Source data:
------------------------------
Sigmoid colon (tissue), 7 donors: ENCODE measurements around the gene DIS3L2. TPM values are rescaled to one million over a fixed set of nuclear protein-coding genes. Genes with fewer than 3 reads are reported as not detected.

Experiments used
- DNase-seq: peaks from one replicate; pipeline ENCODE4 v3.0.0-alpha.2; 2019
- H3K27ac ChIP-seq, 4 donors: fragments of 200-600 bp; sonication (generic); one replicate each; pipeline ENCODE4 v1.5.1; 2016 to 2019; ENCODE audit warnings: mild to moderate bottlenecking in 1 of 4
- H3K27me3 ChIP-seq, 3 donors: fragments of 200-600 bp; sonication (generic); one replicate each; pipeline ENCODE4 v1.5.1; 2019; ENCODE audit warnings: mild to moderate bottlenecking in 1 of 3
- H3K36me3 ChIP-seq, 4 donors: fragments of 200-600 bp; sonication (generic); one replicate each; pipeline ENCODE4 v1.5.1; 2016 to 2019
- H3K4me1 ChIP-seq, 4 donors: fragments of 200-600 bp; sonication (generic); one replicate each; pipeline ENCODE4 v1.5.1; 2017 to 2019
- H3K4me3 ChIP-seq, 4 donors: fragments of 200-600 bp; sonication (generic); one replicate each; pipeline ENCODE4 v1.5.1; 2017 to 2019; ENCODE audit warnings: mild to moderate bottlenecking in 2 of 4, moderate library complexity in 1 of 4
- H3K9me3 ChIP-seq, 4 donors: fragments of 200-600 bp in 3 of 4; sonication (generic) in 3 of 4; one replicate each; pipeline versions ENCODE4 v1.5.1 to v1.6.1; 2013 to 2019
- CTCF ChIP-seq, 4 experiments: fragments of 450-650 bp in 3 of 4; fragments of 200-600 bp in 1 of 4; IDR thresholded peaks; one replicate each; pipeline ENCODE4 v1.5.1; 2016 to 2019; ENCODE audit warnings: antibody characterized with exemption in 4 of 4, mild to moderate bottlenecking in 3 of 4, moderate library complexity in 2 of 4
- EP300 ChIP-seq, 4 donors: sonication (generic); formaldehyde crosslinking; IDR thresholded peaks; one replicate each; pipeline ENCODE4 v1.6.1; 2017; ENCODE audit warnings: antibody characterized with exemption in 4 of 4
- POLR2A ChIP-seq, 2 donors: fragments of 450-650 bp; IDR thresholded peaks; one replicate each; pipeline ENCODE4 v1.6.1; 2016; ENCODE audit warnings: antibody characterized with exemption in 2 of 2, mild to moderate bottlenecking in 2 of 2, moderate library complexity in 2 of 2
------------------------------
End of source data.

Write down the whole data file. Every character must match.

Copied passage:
Sigmoid colon (tissue), 7 donors: ENCODE measurements around the gene DIS3L2. TPM values are rescaled to one million over a fixed set of nuclear protein-coding genes. Genes with fewer than 3 reads are reported as not detected.

Experiments used
- DNase-seq: peaks from one replicate; pipeline ENCODE4 v3.0.0-alpha.2; 2019
- H3K27ac ChIP-seq, 4 donors: fragments of 200-600 bp; sonication (generic); one replicate each; pipeline ENCODE4 v1.5.1; 2016 to 2019; ENCODE audit warnings: mild to moderate bottlenecking in 1 of 4
- H3K27me3 ChIP-seq, 3 donors: fragments of 200-600 bp; sonication (generic); one replicate each; pipeline ENCODE4 v1.5.1; 2019; ENCODE audit warnings: mild to moderate bottlenecking in 1 of 3
- H3K36me3 ChIP-seq, 4 donors: fragments of 200-600 bp; sonication (generic); one replicate each; pipeline ENCODE4 v1.5.1; 2016 to 2019
- H3K4me1 ChIP-seq, 4 donors: fragments of 200-600 bp; sonication (generic); one replicate each; pipeline ENCODE4 v1.5.1; 2017 to 2019
- H3K4me3 ChIP-seq, 4 donors: fragments of 200-600 bp; sonication (generic); one replicate each; pipeline ENCODE4 v1.5.1; 2017 to 2019; ENCODE audit warnings: mild to moderate bottlenecking in 2 of 4, moderate library complexity in 1 of 4
- H3K9me3 ChIP-seq, 4 donors: fragments of 200-600 bp in 3 of 4; sonication (generic) in 3 of 4; one replicate each; pipeline versions ENCODE4 v1.5.1 to v1.6.1; 2013 to 2019
- CTCF ChIP-seq, 4 experiments: fragments of 450-650 bp in 3 of 4; fragments of 200-600 bp in 1 of 4; IDR thresholded peaks; one replicate each; pipeline ENCODE4 v1.5.1; 2016 to 2019; ENCODE audit warnings: antibody characterized with exemption in 4 of 4, mild to moderate bottlenecking in 3 of 4, moderate library complexity in 2 of 4
- EP300 ChIP-seq, 4 donors: sonication (generic); formaldehyde crosslinking; IDR thresholded peaks; one replicate each; pipeline ENCODE4 v1.6.1; 2017; ENCODE audit warnings: antibody characterized with exemption in 4 of 4
- POLR2A ChIP-seq, 2 donors: fragments of 450-650 bp; IDR thresholded peaks; one replicate each; pipeline ENCODE4 v1.6.1; 2016; ENCODE audit warnings: antibody characterized with exemption in 2 of 2, mild to moderate bottlenecking in 2 of 2, moderate library complexity in 2 of 2